Backgrounds can better the looks and experience of story- and dashboards. Use the opacity to ensure the attention is not too much distracted from the actuals graphs and charts. I tends to create my backgrounds myself using PowerPoint: create a slide with a layout you like allocating space for KPI metrics and visualizations. Save the slide as JPG which you can import as background into SAP Lumira.

Using Navigation 

If you have story- or dashboards with multiple pages, my experience is that custom navigation buttons help you users finding what they should read. I use custom navigation all the time on my storyboard’s landing pages for example. Here is how you do it:

  •  Find a shape or picture that you want to use as clickable button and save it as xx.jpg

  • Import xx.jpg as picture in Lumira and drop it on your storyboard where you want it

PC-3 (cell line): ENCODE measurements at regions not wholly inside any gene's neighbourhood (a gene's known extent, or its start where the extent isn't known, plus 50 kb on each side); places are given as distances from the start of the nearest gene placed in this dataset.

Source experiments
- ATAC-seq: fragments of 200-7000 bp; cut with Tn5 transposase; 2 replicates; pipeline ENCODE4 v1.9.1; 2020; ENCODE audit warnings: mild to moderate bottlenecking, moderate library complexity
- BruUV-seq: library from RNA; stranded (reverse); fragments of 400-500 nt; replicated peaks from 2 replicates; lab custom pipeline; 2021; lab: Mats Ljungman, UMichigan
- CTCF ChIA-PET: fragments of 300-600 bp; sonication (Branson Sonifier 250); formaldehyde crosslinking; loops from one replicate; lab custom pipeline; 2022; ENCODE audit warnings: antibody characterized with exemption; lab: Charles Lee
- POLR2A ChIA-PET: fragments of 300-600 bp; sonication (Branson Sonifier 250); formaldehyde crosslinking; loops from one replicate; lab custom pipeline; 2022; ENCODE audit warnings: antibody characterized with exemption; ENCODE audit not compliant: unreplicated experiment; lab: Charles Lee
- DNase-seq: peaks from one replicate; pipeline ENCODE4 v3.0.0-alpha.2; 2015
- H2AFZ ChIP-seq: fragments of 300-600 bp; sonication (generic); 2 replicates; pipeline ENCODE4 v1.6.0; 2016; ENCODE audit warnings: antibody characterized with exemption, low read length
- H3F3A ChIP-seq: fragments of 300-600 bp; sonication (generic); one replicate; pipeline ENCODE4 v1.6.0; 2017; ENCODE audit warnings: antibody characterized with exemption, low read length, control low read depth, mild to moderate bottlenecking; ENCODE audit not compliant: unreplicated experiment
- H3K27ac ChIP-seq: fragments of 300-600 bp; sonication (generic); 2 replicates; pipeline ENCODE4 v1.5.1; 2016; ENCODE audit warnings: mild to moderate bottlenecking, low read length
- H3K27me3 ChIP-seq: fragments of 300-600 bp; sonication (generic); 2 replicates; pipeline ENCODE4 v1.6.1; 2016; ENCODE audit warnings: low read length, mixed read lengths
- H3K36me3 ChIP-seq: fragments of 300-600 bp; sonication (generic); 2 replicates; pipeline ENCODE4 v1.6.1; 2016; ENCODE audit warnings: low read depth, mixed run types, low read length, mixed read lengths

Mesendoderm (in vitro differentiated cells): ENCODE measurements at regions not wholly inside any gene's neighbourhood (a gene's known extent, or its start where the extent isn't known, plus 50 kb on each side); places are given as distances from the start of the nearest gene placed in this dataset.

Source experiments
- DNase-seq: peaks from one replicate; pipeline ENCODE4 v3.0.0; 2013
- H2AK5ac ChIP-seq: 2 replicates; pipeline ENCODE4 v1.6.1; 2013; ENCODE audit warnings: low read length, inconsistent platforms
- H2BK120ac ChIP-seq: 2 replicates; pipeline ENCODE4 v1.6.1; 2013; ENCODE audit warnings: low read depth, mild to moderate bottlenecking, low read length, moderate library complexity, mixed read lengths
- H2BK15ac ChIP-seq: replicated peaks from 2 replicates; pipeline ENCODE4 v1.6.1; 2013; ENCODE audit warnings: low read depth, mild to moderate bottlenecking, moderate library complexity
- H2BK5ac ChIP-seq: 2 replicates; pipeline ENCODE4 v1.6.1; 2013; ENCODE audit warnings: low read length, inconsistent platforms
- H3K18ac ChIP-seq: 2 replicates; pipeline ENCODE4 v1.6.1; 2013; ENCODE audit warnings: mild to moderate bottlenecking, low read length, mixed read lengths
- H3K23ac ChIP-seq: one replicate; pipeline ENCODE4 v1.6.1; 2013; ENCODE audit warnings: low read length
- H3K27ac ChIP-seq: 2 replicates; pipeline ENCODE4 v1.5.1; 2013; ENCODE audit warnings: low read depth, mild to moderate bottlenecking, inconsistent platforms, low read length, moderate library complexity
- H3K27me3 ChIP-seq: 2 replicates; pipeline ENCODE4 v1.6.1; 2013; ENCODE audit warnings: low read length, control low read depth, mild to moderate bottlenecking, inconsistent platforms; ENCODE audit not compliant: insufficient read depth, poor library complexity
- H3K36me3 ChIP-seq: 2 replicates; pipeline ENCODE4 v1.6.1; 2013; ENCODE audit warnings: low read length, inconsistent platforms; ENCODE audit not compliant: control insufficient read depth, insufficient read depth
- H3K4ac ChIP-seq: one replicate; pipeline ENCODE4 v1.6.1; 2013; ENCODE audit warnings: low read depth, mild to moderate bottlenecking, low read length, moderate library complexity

• Drag and drop a rectangle shape exactly over you newly created button and set its lines and fill-color both to “none”

  • Click you “invisible” shape and add the URL or page number to it

  • Save and preview

Example landing page B

example of navigation buttons

Example landing page A

Example landing page A

Example of a core layout of a landing page for your storyboard. The color-coded tiles can be used as navigation buttons. The generic tiles act to show key metrics info. Save the core lay-out as JPG and use this JPG as core background in your storyboard. Now add an object over the color coded sections, make it invisible and add a page-link to the appropriate page in your story.

SVG files

Especially infographics gain on weight and meaningfulness if you use dynamic pictures as part of your charts and graphs. Bar- and line charts in SAP Lumira have the possibility to change its regular column and markers into a dynamic pictogram. You can use the embedded pictograms but also add your own. The pictograms need to be in the SVG dynamic vector format. Search for pictures on Google with the “ filetype:SVG” string to find SVG’s. Save and import them to Lumira and change the graphs properties. The results are impressive. It is easy to create your own SVG files: I use PowerPoint to create my own pictures and save them to JPG. Using conversion tools easily creates an SVG that you can use as dynamic chart/graph picture in your storyboards.

Dynamic Text